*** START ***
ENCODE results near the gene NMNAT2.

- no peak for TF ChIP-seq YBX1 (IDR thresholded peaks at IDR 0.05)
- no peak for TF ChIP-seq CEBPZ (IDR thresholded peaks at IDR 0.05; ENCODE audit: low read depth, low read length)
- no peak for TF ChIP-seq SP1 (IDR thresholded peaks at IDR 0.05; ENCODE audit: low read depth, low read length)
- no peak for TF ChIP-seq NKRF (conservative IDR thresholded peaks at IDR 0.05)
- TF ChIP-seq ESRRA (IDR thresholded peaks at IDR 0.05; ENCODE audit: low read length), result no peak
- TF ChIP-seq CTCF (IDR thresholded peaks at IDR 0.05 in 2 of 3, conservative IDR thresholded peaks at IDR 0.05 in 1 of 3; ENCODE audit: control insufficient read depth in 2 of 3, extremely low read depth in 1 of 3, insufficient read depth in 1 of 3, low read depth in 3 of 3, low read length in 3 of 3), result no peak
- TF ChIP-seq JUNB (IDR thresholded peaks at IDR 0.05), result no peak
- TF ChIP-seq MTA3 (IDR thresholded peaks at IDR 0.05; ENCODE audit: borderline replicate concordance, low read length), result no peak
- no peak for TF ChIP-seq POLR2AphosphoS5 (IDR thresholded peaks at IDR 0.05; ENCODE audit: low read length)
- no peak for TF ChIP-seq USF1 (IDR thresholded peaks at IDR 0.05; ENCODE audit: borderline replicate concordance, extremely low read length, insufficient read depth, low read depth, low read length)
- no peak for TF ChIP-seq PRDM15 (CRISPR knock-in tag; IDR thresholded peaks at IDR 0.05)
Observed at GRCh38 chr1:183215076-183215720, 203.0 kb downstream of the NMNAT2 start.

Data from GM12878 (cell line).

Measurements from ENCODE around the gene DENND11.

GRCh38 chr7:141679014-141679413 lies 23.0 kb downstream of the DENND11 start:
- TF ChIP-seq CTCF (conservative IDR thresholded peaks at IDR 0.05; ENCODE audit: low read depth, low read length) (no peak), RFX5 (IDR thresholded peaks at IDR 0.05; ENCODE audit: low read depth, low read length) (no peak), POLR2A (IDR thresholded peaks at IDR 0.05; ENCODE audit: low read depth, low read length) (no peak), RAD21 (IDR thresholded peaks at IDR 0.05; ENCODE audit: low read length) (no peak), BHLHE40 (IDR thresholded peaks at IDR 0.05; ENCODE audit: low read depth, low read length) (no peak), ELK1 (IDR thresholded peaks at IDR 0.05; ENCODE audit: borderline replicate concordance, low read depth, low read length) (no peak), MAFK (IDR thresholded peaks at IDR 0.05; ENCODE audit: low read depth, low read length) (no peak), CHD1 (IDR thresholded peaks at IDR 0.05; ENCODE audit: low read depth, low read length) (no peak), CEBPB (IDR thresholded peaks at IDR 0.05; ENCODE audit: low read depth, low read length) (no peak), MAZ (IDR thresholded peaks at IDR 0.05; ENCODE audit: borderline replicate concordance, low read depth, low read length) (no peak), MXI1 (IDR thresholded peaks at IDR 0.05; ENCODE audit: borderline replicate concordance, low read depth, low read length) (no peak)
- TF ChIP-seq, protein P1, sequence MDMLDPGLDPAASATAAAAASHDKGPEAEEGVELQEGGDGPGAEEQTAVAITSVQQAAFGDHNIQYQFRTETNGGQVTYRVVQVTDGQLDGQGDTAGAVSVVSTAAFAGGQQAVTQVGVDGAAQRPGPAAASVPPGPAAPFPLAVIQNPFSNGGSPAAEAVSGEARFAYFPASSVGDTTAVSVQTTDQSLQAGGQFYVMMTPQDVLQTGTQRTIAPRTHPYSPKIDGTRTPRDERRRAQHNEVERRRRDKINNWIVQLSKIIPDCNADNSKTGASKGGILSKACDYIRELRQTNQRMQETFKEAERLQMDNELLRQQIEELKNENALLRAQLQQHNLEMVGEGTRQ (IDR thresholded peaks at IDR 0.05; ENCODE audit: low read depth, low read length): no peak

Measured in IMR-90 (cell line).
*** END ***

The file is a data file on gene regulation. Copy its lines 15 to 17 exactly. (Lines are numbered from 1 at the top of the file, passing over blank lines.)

Measurements from ENCODE around the gene DENND11.

GRCh38 chr7:141679014-141679413 lies 23.0 kb downstream of the DENND11 start:
- TF ChIP-seq CTCF (conservative IDR thresholded peaks at IDR 0.05; ENCODE audit: low read depth, low read length) (no peak), RFX5 (IDR thresholded peaks at IDR 0.05; ENCODE audit: low read depth, low read length) (no peak), POLR2A (IDR thresholded peaks at IDR 0.05; ENCODE audit: low read depth, low read length) (no peak), RAD21 (IDR thresholded peaks at IDR 0.05; ENCODE audit: low read length) (no peak), BHLHE40 (IDR thresholded peaks at IDR 0.05; ENCODE audit: low read depth, low read length) (no peak), ELK1 (IDR thresholded peaks at IDR 0.05; ENCODE audit: borderline replicate concordance, low read depth, low read length) (no peak), MAFK (IDR thresholded peaks at IDR 0.05; ENCODE audit: low read depth, low read length) (no peak), CHD1 (IDR thresholded peaks at IDR 0.05; ENCODE audit: low read depth, low read length) (no peak), CEBPB (IDR thresholded peaks at IDR 0.05; ENCODE audit: low read depth, low read length) (no peak), MAZ (IDR thresholded peaks at IDR 0.05; ENCODE audit: borderline replicate concordance, low read depth, low read length) (no peak), MXI1 (IDR thresholded peaks at IDR 0.05; ENCODE audit: borderline replicate concordance, low read depth, low read length) (no peak)